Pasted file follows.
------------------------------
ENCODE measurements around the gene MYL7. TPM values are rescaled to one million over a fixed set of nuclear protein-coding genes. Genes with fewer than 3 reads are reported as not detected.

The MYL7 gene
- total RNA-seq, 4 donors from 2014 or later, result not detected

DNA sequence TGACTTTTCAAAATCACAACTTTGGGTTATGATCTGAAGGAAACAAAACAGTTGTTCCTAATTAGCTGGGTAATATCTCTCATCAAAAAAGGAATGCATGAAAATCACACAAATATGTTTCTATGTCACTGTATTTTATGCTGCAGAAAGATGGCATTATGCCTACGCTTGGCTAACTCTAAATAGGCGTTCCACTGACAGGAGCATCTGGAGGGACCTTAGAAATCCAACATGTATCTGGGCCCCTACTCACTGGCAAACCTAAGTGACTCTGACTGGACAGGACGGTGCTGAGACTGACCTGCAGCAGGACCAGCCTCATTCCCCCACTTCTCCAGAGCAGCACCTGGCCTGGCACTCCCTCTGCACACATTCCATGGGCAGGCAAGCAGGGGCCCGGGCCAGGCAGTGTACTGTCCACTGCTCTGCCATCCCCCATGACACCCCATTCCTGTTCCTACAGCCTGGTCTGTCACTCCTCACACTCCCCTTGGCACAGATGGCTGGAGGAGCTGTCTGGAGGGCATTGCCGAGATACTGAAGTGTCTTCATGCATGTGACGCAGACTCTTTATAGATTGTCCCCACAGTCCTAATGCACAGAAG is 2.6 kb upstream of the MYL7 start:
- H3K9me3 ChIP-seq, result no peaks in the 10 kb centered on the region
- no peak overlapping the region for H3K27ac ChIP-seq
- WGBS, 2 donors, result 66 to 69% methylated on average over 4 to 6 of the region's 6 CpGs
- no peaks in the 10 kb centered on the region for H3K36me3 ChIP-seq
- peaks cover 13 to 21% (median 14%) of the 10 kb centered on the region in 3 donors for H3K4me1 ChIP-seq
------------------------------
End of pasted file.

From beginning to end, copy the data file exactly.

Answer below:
ENCODE measurements around the gene MYL7. TPM values are rescaled to one million over a fixed set of nuclear protein-coding genes. Genes with fewer than 3 reads are reported as not detected.

The MYL7 gene
- total RNA-seq, 4 donors from 2014 or later, result not detected

DNA sequence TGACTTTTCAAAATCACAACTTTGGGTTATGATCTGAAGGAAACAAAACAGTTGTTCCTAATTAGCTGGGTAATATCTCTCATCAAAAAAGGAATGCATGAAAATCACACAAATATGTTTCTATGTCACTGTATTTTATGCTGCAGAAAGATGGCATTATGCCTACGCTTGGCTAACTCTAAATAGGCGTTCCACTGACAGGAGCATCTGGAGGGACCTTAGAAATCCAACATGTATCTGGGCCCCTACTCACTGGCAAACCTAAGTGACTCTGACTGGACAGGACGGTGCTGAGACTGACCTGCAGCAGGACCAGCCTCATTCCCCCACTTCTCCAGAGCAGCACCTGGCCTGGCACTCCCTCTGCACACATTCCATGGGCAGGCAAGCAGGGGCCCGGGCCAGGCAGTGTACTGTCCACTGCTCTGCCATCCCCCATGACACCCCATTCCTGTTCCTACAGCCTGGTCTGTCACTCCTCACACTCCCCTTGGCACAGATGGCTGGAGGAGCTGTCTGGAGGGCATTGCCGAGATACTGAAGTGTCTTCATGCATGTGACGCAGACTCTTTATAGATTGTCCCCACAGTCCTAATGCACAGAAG is 2.6 kb upstream of the MYL7 start:
- H3K9me3 ChIP-seq, result no peaks in the 10 kb centered on the region
- no peak overlapping the region for H3K27ac ChIP-seq
- WGBS, 2 donors, result 66 to 69% methylated on average over 4 to 6 of the region's 6 CpGs
- no peaks in the 10 kb centered on the region for H3K36me3 ChIP-seq
- peaks cover 13 to 21% (median 14%) of the 10 kb centered on the region in 3 donors for H3K4me1 ChIP-seq